Green Cross + WADI Germany calling for study on lingering effects of Halabja chemical weapons attacks

22 March 2013 – GREEN CROSS SWITZERLAND – MESOP – Ahead of the 25th anniversary of the chemical weapons attack on the northern Iraqi town of Halabja, Green Cross Switzerland is calling for an official study to be conducted into the lingering health impacts felt by people of the region.

From 16-18 March 1988, the former regime of Saddam Hussein targeted the ethnic Kurdish population of Halabja with deadly chemical weapons. An estimated 5,000 people were killed, and several thousand more were severely harmed. Today, the city and region of Halabja are characterized by unemployment, poverty, underdevelopment, and lack of clinical facilities to help people affected by the attacks. Since early 2008, Green Cross Switzerland, in collaboration with the Society for Threatened Peoples projects, has encouraged the further development of the Wadi Organization in northern Iraq to help bring refuge to the region. The Wadi Organization works to protect women’s rights and reduce domestic violence while helping them find employment.

“One of the strengths of the Green Cross’ activities in Iraq is their mobile teams which bring regular guidance and medical advice to villages often isolated from the region. This helps local communities gain knowledge plus a sense of independence,” according to Nathalie Gysi, Executive Director of Green Cross Switzerland. “Training courses and educational resources, where women are informed about their rights, health problems, education of children, and long-term consequences of toxic gases are also critical.”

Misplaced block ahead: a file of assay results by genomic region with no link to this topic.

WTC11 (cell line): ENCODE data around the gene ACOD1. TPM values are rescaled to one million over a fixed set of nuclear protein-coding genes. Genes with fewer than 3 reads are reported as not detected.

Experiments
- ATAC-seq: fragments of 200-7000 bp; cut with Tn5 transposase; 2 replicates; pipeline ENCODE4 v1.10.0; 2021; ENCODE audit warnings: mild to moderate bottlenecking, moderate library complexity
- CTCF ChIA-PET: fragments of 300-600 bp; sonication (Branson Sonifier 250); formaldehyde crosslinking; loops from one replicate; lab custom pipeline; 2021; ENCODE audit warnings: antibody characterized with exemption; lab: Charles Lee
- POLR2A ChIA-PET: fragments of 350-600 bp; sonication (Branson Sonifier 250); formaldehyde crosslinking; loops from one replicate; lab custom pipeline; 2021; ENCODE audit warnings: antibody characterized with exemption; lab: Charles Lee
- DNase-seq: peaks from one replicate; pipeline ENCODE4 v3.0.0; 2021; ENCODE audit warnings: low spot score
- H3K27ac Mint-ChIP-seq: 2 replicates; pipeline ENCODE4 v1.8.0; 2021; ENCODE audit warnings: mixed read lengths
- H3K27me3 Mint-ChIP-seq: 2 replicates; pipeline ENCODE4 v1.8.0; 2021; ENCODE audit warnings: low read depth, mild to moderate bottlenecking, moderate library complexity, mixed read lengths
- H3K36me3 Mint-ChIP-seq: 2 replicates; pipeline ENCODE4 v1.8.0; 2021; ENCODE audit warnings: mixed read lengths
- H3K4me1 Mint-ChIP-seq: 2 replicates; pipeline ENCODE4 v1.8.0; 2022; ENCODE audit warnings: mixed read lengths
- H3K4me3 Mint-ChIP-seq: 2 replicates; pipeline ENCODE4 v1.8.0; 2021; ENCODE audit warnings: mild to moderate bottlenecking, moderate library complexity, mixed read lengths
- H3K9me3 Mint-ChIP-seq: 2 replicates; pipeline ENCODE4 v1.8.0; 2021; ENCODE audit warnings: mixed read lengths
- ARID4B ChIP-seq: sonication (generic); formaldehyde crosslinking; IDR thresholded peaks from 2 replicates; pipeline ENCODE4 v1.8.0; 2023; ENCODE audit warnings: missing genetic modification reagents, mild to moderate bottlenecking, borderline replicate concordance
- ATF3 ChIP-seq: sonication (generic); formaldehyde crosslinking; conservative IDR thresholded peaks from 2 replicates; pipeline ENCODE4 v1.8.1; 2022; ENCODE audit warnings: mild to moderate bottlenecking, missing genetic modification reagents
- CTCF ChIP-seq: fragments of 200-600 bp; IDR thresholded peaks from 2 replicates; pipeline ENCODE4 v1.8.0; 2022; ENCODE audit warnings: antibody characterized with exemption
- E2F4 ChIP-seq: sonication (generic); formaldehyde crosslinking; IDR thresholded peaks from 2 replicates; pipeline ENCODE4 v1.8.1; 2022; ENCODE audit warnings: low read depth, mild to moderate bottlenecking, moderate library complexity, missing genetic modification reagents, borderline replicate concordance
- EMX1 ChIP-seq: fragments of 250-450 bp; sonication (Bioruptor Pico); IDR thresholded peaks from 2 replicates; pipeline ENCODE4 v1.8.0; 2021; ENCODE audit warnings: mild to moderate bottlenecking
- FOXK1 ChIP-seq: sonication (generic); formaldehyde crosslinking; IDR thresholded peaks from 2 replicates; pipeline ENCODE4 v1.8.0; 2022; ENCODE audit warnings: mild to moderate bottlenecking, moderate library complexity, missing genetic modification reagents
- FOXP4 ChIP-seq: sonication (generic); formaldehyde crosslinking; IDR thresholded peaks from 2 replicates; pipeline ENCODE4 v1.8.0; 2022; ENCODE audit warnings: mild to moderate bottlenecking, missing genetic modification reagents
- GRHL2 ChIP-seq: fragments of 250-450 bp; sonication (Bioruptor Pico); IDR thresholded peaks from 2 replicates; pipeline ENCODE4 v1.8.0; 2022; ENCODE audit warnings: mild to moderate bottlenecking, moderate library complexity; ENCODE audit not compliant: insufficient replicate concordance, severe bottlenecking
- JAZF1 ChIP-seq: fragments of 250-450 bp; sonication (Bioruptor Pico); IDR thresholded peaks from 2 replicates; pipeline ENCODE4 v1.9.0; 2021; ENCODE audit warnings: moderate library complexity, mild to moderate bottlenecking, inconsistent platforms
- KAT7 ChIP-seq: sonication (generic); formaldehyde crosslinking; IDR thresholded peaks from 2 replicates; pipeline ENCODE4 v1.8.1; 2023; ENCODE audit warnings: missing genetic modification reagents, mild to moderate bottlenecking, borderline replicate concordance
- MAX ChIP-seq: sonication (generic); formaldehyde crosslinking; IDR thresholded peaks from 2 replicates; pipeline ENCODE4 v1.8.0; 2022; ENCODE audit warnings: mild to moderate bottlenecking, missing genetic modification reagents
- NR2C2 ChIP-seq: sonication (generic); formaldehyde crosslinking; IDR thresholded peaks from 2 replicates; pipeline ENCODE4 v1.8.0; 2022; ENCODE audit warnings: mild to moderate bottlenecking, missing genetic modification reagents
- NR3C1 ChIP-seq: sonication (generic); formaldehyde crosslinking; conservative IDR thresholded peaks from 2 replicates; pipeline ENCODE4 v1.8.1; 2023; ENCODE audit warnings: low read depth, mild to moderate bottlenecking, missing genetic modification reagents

This work is done in collaboration with women’s centers initiated by Wadi at Biara and Halabja. Since 2008, Wadi has helped 28,957 women in this way. Part of the initiative is a creative and interactive bus that travels from village to village, teaching children proper hygiene habits, ensuring them a better future, and further exposing them to other important topics to help them lead healthy lives. Equipped with a library, musical instruments and lots of games, this fun bus is also accompanied by social workers and health professionals who are trained to supply such services. These professionals have so far reached 12,150 children in the Kurdish region traumatized by the attacks of chemical weapons and provided them a foundation of tools to live healthy lives.

Since the chemical weapons attacks  a quarter of a century ago, Halabja has reportedly recorded  high miscarriage and birth defect rates in newborns, as well as having documented  higher cancer rates compared to regions unaffected by chemical weapons. Scientists have claimed that food, drinking water, soil, and livestock in the Halabja region are still contaminated by the toxic gases exposed in 1988. Other health challenges recorded include high incidence of severe respiratory problems, skin and eye diseases, infertility, and mental illness.

Due to these lingering signs, Green  Cross Switzerland believes a study should be launched on the environmental health impacts and use of chemical weapons in Halabja. Findings of such a study could provide certainty on the actual state of their environment, and provide information on potential risks and ways to mitigate them. Green Cross Switzerland works to fight the consequential damages of industrial and military disasters, and also the lingering burdens of the Cold War. Its primary goal is to work towards improving the quality of life of people affected by chemical contamination, radioactivity and other forms of toxic pollution, as well as promoting sustainable development practices, while emphasizing cooperation rather than confrontation.  Green Cross International (GCI), founded by President Mikhail Gorbachev, is celebrating its 20th anniversary in 2013. It is an independent non-profit and nongovernmental organization working to address the inter-connected global challenges of security, poverty eradication and environmental degradation through advocacy and local projects. GCI is headquartered in Geneva and has a network of national organizations in around 30 countries.